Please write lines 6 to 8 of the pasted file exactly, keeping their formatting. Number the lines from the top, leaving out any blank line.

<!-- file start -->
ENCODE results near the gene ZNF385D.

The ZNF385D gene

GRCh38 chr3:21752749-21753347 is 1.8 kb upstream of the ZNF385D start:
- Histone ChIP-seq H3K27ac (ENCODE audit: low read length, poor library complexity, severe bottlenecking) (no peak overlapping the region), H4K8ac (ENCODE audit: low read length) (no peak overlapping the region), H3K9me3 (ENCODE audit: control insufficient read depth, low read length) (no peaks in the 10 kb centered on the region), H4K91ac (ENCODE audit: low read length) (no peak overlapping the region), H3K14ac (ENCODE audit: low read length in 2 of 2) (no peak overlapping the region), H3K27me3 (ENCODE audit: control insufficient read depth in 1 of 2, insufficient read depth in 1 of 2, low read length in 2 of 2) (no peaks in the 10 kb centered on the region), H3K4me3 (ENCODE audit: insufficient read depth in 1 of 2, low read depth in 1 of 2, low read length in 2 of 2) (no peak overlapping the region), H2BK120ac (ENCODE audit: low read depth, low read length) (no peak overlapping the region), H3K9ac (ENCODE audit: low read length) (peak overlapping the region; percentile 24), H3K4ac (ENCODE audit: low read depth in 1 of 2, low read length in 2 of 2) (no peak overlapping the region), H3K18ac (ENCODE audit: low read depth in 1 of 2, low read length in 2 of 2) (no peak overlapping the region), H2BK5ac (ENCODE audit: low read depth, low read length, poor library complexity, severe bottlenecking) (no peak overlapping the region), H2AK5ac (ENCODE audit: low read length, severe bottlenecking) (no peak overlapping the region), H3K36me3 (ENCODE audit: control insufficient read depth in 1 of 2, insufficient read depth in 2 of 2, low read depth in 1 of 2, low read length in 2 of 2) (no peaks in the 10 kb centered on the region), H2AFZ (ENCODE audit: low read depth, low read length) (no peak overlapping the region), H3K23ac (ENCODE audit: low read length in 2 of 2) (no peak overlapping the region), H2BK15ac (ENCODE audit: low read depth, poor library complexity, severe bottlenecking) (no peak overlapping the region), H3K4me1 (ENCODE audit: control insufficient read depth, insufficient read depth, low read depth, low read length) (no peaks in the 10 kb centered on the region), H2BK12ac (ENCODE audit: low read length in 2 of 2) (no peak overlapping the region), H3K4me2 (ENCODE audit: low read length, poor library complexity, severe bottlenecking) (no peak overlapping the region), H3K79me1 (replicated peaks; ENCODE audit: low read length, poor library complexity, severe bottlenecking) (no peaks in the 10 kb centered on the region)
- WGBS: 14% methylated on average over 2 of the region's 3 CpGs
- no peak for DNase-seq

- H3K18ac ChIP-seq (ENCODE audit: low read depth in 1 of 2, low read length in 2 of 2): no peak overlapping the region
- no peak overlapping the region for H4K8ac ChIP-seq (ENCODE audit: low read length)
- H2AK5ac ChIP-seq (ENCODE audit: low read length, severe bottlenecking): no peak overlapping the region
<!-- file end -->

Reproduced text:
- no peak for DNase-seq

- H3K18ac ChIP-seq (ENCODE audit: low read depth in 1 of 2, low read length in 2 of 2): no peak overlapping the region
- no peak overlapping the region for H4K8ac ChIP-seq (ENCODE audit: low read length)